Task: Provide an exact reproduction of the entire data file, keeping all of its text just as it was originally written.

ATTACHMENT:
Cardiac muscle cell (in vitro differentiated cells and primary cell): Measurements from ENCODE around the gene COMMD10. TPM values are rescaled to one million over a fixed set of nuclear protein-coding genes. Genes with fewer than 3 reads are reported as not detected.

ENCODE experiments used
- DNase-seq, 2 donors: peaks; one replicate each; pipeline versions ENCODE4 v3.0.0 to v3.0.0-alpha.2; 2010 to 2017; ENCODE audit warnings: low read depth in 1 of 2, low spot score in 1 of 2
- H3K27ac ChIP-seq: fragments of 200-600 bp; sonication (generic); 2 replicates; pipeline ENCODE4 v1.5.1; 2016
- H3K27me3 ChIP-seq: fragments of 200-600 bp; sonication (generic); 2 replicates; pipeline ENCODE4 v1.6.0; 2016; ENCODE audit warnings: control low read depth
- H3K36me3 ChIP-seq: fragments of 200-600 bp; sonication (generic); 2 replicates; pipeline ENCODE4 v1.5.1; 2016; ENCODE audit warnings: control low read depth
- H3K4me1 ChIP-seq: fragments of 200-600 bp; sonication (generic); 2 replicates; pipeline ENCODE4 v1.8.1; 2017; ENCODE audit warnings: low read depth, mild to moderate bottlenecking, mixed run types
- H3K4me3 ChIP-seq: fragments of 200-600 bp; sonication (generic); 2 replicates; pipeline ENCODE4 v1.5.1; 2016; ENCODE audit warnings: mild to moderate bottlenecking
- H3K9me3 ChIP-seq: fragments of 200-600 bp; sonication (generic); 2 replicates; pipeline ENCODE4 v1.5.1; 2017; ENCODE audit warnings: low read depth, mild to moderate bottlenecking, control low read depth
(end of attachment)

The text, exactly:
Cardiac muscle cell (in vitro differentiated cells and primary cell): Measurements from ENCODE around the gene COMMD10. TPM values are rescaled to one million over a fixed set of nuclear protein-coding genes. Genes with fewer than 3 reads are reported as not detected.

ENCODE experiments used
- DNase-seq, 2 donors: peaks; one replicate each; pipeline versions ENCODE4 v3.0.0 to v3.0.0-alpha.2; 2010 to 2017; ENCODE audit warnings: low read depth in 1 of 2, low spot score in 1 of 2
- H3K27ac ChIP-seq: fragments of 200-600 bp; sonication (generic); 2 replicates; pipeline ENCODE4 v1.5.1; 2016
- H3K27me3 ChIP-seq: fragments of 200-600 bp; sonication (generic); 2 replicates; pipeline ENCODE4 v1.6.0; 2016; ENCODE audit warnings: control low read depth
- H3K36me3 ChIP-seq: fragments of 200-600 bp; sonication (generic); 2 replicates; pipeline ENCODE4 v1.5.1; 2016; ENCODE audit warnings: control low read depth
- H3K4me1 ChIP-seq: fragments of 200-600 bp; sonication (generic); 2 replicates; pipeline ENCODE4 v1.8.1; 2017; ENCODE audit warnings: low read depth, mild to moderate bottlenecking, mixed run types
- H3K4me3 ChIP-seq: fragments of 200-600 bp; sonication (generic); 2 replicates; pipeline ENCODE4 v1.5.1; 2016; ENCODE audit warnings: mild to moderate bottlenecking
- H3K9me3 ChIP-seq: fragments of 200-600 bp; sonication (generic); 2 replicates; pipeline ENCODE4 v1.5.1; 2017; ENCODE audit warnings: low read depth, mild to moderate bottlenecking, control low read depth